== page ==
city lights

City lights

We know their stories. The Laodicean Christians had become complacent and lukewarm. In Pergamum, some of God’s people had allowed greed to infect their lives. The list goes on.

What might rekindle dedication and faithfulness among God’s people? What might motivate those who claim to serve God to shine like stars in the darkness of their cities?

The answer provided in Revelation is an old one. We encounter it first in the Old Testament.

In the eighth century B.C., God revealed part of his glory and grandeur to a man called Isaiah.  As Isaiah perceived the sovereign Lord as King accompanied by powerful seraphs proclaiming God’s holiness, Isaiah’s perception of his life and those around him forever changed.

“Too bad for me! I am ruined! For my lips are contaminated by sin, and I live among people whose lips are contaminated by sin. My eyes have beheld the King, the LORD Almighty.” (Isaiah 6:5). After God cleansed Isaiah from his sin, Isaiah volunteered to be God’s light to the cities of Judea.

To motivate Christians living within the cities of Asia Minor, God enabled John to gain a glimpse into heaven’s throne room.  John described for those early urban Christians what he saw upon entering heaven. Flashes of lightning and peals of thunder surrounded the enthroned one. Like Isaiah, John beheld powerful living creatures proclaiming,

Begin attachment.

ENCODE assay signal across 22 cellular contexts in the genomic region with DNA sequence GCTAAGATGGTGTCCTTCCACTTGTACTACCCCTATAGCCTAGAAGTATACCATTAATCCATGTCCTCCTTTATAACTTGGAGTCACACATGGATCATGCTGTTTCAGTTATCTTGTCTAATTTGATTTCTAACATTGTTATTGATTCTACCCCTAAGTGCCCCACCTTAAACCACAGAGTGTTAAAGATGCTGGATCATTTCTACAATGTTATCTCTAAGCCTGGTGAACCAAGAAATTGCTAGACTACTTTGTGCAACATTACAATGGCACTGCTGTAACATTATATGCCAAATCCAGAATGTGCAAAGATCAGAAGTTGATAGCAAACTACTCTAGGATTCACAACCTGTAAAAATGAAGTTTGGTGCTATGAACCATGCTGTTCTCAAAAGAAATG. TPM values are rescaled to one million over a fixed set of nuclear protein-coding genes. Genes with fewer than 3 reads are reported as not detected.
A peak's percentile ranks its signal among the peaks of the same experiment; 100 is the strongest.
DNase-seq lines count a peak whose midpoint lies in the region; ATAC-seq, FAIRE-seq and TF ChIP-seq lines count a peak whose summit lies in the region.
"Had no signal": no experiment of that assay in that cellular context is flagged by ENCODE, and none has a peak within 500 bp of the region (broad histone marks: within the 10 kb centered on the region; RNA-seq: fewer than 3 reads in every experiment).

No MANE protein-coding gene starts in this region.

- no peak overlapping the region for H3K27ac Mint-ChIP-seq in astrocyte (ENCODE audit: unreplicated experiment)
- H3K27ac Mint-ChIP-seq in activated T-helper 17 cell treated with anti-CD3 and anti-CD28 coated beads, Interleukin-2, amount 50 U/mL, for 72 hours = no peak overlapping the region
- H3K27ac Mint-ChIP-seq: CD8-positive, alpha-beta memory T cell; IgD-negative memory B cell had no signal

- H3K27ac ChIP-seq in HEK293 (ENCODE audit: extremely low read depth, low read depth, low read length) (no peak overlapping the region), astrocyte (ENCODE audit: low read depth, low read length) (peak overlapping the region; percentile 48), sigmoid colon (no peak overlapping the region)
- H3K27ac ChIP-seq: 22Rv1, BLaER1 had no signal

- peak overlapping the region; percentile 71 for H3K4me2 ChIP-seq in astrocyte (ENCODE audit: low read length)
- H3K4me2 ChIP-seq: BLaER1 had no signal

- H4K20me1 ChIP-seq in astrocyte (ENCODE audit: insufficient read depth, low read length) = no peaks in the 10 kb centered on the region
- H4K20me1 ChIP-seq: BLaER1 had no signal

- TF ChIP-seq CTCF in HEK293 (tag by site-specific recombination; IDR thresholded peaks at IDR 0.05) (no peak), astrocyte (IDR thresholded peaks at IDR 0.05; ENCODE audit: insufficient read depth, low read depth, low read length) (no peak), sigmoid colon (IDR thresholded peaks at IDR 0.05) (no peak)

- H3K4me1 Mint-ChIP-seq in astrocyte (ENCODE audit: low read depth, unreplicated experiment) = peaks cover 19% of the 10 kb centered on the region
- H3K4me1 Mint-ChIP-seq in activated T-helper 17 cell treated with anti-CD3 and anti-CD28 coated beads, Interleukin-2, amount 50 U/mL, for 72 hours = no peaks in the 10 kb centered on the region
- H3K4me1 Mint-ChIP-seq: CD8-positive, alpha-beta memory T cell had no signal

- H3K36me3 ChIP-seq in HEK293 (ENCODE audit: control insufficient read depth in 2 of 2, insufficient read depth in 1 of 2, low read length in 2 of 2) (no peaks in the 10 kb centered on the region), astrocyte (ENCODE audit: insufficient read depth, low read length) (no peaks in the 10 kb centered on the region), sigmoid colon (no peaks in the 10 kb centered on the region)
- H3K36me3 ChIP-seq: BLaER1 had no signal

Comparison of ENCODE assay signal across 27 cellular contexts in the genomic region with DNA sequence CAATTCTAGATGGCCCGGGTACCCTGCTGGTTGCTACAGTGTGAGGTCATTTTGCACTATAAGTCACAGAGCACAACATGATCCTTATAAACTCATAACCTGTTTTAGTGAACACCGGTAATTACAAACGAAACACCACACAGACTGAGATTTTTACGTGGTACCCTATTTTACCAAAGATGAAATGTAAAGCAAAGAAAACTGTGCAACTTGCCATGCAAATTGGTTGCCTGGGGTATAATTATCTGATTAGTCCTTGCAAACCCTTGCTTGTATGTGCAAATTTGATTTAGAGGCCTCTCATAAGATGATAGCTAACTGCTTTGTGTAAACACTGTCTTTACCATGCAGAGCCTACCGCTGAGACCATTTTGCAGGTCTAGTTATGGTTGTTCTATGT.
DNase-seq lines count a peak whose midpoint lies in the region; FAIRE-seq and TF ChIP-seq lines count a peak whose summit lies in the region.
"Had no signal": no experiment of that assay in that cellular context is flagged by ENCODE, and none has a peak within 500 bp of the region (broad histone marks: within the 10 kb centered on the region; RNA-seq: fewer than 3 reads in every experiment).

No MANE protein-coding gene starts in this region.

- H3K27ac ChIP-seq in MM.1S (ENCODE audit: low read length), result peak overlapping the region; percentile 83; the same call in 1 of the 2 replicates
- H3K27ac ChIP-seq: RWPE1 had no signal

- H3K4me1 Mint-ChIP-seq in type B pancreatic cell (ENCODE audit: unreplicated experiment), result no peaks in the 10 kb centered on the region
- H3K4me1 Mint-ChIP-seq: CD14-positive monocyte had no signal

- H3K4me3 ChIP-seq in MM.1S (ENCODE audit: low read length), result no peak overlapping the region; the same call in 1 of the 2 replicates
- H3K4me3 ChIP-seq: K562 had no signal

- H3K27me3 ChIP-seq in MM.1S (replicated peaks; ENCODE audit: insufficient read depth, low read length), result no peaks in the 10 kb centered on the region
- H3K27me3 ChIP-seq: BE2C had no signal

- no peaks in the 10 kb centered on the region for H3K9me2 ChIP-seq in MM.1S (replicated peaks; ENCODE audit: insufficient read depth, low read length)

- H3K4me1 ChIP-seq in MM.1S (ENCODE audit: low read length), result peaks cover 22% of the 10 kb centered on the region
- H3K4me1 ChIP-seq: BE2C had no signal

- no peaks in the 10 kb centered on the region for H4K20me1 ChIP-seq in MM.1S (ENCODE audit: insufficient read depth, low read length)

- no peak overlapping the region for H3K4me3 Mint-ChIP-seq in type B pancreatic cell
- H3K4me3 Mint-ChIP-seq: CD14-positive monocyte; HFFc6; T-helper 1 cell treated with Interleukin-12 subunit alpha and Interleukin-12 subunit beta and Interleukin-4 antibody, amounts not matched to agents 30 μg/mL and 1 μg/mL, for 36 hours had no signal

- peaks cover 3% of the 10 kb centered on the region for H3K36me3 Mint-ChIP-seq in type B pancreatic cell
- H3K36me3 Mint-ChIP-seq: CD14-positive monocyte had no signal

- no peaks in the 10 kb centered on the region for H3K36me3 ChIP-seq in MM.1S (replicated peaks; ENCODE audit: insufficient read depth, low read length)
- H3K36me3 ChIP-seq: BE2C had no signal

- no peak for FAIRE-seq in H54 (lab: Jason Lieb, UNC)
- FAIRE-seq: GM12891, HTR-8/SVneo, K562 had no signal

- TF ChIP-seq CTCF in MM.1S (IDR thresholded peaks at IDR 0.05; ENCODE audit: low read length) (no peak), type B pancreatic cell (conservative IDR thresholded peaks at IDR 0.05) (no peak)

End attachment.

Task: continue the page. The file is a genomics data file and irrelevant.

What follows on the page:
“Holy, Holy, Holy is the Lord God Almighty, who was and who is, and who is still to come!” (Revelation 4:8).

Catching even a glimpse of our God can change everything.  Seeing ourselves, our lives, our communities in the light of God’s grandeur encourages us to reevaluate our decisions, priorities, lifestyles and worship.

When God desired to motivate his people toward living as shining lights in a crooked and perverse society, what did he do?  Well, one answer is that God reminded his people who he was, is and will be.

The following two tabs change content below.

Barry Newton

Married to his wonderful wife Sofia and a former missionary in Brazil, Barry enjoys trying to express old truths in fresh ways. They are the parents of two young men.

Latest posts by Barry Newton (see all)

Share your thoughts: